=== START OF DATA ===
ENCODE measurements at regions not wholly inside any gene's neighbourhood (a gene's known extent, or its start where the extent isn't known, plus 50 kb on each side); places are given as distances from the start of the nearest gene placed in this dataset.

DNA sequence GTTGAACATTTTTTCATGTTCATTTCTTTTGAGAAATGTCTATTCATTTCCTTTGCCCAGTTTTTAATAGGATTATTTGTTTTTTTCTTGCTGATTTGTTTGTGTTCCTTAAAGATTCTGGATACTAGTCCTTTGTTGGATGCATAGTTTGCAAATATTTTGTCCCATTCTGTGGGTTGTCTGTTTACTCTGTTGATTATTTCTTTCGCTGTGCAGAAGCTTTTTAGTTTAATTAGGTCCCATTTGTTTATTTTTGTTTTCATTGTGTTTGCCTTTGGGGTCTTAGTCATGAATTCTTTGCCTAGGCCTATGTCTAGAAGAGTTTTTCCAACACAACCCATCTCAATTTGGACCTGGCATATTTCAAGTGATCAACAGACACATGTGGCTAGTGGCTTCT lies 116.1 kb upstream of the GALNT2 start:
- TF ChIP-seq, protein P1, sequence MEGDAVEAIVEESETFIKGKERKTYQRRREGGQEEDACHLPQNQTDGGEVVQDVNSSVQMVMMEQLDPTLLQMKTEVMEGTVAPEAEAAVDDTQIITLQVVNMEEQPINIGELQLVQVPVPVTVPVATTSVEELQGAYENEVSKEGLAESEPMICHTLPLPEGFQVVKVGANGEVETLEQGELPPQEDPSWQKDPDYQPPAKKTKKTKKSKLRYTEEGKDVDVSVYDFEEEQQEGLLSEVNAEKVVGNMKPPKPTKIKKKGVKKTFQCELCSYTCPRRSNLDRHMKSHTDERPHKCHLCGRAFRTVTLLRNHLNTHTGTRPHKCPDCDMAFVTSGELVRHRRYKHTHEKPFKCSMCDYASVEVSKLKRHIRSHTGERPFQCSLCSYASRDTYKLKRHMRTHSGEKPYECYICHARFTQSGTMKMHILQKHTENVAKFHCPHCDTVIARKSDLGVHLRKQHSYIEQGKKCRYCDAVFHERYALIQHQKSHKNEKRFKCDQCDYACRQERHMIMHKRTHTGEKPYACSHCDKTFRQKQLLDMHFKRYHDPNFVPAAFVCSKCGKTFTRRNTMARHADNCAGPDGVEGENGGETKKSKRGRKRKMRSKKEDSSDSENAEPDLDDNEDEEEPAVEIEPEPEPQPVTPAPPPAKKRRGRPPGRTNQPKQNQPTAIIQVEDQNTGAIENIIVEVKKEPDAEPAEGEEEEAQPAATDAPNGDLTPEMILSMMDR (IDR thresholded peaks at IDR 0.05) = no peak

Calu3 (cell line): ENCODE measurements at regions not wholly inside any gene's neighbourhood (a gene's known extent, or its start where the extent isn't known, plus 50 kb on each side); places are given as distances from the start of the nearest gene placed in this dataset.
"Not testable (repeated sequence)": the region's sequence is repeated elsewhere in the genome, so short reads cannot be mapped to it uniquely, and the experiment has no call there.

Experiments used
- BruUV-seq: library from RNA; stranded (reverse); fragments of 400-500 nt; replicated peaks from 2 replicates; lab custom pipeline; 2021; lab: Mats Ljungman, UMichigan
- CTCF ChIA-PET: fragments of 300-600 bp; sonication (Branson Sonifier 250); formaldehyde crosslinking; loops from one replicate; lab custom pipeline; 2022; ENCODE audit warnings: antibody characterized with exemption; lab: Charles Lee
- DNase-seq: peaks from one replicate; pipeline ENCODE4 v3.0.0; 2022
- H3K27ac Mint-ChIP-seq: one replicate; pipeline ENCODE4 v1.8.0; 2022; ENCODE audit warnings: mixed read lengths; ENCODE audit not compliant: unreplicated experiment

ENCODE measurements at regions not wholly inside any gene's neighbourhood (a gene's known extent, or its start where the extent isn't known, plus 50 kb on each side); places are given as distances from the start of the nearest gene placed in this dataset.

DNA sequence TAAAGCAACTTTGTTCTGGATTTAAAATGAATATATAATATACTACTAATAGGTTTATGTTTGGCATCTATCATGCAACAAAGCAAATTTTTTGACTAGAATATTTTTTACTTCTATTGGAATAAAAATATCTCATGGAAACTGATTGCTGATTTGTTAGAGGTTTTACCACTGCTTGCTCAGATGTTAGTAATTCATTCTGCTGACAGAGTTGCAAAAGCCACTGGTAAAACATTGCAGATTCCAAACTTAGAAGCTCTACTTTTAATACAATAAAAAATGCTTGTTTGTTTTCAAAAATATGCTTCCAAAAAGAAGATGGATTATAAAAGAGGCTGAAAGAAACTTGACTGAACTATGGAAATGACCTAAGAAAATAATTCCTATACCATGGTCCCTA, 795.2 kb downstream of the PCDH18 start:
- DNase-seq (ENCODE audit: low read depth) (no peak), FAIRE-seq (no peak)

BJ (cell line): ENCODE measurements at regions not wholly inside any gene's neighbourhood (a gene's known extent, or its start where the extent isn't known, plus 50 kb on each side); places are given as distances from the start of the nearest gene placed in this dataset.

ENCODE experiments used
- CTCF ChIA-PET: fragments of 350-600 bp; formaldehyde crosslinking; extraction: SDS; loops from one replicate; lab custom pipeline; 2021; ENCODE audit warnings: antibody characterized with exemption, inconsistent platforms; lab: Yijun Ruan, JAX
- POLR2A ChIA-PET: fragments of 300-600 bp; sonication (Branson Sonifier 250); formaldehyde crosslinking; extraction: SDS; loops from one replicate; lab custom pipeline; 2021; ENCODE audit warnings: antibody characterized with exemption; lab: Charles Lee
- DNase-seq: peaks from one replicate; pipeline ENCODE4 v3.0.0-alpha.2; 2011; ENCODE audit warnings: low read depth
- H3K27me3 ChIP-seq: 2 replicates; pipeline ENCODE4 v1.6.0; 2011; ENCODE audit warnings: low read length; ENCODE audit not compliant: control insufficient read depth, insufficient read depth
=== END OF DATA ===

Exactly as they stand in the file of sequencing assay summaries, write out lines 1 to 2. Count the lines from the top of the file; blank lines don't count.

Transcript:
ENCODE measurements at regions not wholly inside any gene's neighbourhood (a gene's known extent, or its start where the extent isn't known, plus 50 kb on each side); places are given as distances from the start of the nearest gene placed in this dataset.

DNA sequence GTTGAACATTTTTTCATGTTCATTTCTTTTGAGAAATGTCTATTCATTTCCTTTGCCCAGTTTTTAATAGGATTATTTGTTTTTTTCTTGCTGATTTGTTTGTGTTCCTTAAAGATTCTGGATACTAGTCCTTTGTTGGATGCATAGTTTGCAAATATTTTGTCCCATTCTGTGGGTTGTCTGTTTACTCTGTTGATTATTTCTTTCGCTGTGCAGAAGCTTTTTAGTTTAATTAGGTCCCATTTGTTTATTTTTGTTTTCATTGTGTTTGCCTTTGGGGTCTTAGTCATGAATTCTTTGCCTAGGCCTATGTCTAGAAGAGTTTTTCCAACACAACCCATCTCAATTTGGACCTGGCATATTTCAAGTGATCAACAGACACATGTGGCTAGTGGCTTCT lies 116.1 kb upstream of the GALNT2 start: